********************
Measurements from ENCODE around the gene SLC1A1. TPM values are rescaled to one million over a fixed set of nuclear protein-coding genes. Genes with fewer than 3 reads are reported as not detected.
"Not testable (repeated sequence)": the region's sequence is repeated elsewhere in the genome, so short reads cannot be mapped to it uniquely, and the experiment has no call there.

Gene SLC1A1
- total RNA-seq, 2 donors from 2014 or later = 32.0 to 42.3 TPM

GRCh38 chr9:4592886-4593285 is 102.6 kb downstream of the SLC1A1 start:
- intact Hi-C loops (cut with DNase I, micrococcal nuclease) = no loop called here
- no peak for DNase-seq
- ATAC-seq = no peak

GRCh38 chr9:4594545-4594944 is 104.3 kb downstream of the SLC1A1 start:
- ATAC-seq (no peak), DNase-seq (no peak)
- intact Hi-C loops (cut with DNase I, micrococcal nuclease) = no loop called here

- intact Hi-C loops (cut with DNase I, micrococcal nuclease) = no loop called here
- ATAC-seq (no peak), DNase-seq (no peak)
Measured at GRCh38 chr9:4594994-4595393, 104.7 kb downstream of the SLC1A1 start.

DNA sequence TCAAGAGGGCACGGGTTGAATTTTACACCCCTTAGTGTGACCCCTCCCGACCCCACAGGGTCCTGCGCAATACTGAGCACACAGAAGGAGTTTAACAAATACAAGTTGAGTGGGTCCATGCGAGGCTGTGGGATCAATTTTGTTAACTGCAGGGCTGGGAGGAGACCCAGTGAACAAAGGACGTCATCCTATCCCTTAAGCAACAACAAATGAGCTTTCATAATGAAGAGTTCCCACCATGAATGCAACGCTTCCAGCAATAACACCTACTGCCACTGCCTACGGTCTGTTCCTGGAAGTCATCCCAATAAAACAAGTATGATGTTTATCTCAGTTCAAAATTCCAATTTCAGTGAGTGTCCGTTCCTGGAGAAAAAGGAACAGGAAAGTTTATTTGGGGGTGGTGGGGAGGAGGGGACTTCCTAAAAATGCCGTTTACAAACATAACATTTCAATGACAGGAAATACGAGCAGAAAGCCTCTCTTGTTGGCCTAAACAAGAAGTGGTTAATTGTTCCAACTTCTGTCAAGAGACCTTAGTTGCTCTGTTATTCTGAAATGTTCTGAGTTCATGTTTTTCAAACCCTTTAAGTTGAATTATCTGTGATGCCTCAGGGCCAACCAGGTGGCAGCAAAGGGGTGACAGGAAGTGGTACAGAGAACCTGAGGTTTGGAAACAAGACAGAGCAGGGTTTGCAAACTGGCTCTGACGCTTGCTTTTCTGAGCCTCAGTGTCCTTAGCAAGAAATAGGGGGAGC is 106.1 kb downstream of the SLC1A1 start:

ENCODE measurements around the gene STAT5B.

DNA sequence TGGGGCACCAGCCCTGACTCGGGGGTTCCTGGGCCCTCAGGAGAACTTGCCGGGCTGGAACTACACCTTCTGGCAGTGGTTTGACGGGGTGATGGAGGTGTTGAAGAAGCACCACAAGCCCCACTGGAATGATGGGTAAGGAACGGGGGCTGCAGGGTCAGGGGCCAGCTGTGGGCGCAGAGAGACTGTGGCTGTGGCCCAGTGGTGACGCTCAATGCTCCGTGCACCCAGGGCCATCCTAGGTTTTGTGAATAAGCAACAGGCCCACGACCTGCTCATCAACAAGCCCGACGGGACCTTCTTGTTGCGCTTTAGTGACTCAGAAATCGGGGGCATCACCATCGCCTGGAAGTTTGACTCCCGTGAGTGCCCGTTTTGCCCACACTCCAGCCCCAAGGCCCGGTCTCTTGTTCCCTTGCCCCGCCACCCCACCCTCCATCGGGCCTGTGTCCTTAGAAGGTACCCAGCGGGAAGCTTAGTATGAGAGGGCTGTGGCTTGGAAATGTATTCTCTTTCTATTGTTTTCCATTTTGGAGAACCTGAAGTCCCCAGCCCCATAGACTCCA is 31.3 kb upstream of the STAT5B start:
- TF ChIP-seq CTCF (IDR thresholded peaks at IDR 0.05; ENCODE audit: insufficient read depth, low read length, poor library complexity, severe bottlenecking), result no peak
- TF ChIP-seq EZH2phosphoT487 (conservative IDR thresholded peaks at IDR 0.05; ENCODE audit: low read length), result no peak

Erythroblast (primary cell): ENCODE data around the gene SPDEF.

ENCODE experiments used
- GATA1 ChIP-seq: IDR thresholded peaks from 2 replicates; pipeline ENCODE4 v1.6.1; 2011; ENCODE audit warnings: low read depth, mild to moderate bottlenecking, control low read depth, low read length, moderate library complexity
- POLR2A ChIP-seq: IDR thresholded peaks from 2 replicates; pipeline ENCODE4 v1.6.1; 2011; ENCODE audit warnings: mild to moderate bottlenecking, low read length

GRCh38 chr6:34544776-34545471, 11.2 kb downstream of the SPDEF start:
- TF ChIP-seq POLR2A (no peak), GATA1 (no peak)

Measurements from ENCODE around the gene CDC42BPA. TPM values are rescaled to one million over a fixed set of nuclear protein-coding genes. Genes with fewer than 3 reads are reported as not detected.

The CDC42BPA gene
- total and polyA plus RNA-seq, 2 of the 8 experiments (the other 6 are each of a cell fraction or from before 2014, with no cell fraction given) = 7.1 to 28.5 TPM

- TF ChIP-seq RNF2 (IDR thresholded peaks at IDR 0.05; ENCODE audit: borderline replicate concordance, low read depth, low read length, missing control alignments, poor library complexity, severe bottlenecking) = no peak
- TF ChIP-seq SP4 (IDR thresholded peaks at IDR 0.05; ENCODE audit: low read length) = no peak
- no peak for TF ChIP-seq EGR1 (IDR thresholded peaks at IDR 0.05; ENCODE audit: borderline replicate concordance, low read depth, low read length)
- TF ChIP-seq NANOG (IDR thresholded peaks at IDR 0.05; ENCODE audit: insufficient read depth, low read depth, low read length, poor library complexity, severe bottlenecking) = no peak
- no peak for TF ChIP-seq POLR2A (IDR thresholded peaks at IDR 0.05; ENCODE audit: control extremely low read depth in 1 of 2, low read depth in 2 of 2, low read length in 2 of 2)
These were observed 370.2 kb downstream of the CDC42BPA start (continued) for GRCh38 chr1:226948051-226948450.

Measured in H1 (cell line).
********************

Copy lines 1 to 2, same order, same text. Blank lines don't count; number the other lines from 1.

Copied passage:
Measurements from ENCODE around the gene SLC1A1. TPM values are rescaled to one million over a fixed set of nuclear protein-coding genes. Genes with fewer than 3 reads are reported as not detected.
"Not testable (repeated sequence)": the region's sequence is repeated elsewhere in the genome, so short reads cannot be mapped to it uniquely, and the experiment has no call there.